When, after twenty years away, Frederick suddenly appeared on the doorstep of his family’s residence outside Bandon in Cork, happiness was the prevailing emotion. He was greeted with open arms, tears of joy, and a spontaneous feast that lasted a week. Equally welcomed were his blonde, blue-eyed wife and infant son. Clearly of Germanic or Scandinavian birth - the precise truth lost in the annals of history - Frederick’s bride was merely one scene in the grand tale recounted to his awestruck family. Dazzled by his stories they were, with many destined to become family legends wildly embellished by succeeding generations.
Revelations of the vast wealth he had acquired, and that he had changed his surname to Darcy, were surprising. The announcements that the famed adventurer of the family, the brave D’Arcy whose name was whispered with reverence and pride, planned to settle in England and become a gentleman landowner were staggering!
Frederick Darcy, so his sporadically written journals revealed, considered life as a proper husband and patriarch a serious undertaking and formidable challenge. He set his mind to this new course as doggedly as he had his adventures abroad. He obtained a sizeable portion of land in Derbyshire located on the southerly edge of the Peak with the River Derwent running through. A sturdy house was built for his expanding family, several dozen sheep were purchased, and local citizens of the shire were hired to assist in his farming and livestock endeavors. The humble estate was named Pemberley, for reasons never recorded, and by the time of Frederick Darcy’s death at the ripe age of eighty-three, Pemberley had more than doubled in acreage and worth.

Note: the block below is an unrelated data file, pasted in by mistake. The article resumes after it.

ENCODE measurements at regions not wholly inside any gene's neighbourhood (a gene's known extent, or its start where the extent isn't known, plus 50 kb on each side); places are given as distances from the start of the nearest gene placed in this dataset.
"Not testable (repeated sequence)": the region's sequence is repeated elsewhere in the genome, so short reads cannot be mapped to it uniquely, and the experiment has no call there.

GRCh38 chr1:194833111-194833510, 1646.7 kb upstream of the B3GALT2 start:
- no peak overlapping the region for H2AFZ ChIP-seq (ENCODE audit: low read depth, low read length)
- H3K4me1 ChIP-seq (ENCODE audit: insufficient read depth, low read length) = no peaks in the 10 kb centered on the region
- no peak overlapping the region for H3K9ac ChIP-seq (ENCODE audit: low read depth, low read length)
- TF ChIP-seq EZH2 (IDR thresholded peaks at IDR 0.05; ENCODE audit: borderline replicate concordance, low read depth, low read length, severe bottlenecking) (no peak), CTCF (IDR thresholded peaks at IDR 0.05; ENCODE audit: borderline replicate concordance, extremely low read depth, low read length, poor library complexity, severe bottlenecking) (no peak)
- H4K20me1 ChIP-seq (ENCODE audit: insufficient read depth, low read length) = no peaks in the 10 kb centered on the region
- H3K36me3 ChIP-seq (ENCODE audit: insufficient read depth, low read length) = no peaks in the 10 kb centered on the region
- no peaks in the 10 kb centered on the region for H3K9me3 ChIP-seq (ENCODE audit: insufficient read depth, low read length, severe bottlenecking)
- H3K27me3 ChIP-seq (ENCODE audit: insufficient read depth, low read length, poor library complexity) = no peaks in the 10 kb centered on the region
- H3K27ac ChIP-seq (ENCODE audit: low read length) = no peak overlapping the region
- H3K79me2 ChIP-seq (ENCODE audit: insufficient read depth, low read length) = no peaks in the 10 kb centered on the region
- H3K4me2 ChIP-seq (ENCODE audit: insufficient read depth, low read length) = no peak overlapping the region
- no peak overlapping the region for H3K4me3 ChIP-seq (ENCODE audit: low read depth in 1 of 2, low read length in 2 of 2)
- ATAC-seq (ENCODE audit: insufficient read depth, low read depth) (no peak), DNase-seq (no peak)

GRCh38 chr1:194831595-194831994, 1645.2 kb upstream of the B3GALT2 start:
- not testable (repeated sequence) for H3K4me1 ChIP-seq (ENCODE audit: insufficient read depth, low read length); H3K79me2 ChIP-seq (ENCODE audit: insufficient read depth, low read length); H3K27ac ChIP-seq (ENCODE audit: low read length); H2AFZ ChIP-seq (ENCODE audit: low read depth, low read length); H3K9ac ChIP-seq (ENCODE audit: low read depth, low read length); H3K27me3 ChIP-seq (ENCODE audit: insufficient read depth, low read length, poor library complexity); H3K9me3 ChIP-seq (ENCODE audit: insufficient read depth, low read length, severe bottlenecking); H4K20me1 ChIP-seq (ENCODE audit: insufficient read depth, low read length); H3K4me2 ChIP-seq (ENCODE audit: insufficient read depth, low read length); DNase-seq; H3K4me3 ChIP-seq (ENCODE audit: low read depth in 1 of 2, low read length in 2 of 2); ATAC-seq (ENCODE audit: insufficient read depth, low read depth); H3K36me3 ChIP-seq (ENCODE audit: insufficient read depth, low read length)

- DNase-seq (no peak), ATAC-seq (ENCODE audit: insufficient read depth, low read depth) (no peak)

As the decades rolled into centuries, the Darcy family increased in influence and wealth. So did Pemberley. A new manor was built in the late 1500s, and it underwent renovations and expansions numerous times. The estate’s size and importance multiplied exponentially, with more and more families in the area coming to rely upon the wisdom and protection bestowed by the Master of Pemberley and his kin.